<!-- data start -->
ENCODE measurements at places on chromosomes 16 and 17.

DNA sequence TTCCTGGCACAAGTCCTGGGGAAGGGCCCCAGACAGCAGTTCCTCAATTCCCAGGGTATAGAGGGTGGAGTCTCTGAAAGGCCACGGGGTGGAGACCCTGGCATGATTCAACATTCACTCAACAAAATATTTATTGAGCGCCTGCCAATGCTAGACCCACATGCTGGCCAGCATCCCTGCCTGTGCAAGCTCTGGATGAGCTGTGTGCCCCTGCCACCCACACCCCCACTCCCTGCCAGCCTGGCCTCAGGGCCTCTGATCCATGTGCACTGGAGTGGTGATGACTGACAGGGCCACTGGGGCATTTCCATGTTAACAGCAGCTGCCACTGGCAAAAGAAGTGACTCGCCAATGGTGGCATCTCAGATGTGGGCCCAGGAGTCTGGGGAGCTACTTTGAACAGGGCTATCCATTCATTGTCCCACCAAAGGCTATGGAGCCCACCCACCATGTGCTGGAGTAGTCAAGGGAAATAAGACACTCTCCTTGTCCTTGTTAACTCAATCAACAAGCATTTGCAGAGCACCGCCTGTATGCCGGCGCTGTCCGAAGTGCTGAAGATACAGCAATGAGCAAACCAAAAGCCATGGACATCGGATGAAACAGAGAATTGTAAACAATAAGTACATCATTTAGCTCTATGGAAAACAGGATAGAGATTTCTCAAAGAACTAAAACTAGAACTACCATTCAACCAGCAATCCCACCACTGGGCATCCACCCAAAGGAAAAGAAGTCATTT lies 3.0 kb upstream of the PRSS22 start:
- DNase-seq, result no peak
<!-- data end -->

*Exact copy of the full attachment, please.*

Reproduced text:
ENCODE measurements at places on chromosomes 16 and 17.

DNA sequence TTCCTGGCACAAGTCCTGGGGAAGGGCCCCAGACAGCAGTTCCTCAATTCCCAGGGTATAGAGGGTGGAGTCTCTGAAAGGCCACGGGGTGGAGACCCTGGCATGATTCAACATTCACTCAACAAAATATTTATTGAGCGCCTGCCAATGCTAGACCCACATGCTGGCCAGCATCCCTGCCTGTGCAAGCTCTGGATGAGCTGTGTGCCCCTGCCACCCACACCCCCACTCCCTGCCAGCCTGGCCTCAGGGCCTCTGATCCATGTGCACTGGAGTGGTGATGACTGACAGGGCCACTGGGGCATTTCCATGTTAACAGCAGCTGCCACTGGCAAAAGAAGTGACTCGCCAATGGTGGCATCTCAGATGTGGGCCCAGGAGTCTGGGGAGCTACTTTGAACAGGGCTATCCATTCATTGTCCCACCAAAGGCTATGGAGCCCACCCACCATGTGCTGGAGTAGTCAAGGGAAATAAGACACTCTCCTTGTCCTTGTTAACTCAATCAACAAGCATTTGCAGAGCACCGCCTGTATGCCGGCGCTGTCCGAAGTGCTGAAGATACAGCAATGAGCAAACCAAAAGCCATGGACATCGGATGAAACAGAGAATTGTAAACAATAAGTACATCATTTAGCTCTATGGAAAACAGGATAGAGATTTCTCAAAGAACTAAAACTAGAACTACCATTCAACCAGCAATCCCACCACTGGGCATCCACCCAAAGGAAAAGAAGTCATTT lies 3.0 kb upstream of the PRSS22 start:
- DNase-seq, result no peak